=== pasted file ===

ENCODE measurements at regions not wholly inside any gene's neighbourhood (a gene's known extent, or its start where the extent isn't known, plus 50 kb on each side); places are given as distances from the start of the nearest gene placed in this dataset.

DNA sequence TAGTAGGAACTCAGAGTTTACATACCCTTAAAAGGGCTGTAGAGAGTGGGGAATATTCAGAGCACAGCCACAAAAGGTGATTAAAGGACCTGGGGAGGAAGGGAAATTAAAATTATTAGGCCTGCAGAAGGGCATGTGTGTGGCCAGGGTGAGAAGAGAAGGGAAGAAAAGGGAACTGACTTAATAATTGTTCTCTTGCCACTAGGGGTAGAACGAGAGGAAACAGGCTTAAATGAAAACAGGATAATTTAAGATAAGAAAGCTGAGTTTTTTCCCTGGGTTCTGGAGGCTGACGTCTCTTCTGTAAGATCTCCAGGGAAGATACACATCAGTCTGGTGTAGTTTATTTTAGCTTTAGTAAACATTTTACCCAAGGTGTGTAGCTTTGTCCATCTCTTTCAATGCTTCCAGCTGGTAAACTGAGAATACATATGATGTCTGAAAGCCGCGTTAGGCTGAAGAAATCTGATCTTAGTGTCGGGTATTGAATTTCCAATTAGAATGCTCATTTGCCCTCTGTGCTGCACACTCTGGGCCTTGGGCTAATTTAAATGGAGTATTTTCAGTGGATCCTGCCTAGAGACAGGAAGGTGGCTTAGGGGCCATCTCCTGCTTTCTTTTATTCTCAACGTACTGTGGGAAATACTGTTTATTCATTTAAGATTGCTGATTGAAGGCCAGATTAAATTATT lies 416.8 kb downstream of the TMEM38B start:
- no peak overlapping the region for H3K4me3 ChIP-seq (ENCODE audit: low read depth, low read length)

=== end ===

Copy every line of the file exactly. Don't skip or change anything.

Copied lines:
ENCODE measurements at regions not wholly inside any gene's neighbourhood (a gene's known extent, or its start where the extent isn't known, plus 50 kb on each side); places are given as distances from the start of the nearest gene placed in this dataset.

DNA sequence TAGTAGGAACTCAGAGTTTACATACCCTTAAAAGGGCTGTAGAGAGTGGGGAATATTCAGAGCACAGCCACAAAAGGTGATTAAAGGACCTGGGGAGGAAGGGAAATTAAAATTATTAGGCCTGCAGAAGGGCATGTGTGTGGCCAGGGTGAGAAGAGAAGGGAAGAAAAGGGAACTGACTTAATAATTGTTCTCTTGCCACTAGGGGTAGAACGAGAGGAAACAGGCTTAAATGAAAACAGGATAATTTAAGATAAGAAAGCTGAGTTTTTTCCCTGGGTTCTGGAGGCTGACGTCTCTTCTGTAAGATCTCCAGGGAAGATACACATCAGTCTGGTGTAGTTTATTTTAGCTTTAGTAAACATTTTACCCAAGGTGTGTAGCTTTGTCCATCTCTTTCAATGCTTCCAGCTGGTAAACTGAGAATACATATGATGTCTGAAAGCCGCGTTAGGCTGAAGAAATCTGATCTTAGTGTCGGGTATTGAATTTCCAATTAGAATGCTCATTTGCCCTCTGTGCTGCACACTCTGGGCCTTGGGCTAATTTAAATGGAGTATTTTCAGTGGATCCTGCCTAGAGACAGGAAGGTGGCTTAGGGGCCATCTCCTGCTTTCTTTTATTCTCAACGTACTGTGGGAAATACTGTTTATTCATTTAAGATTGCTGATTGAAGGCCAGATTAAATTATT lies 416.8 kb downstream of the TMEM38B start:
- no peak overlapping the region for H3K4me3 ChIP-seq (ENCODE audit: low read depth, low read length)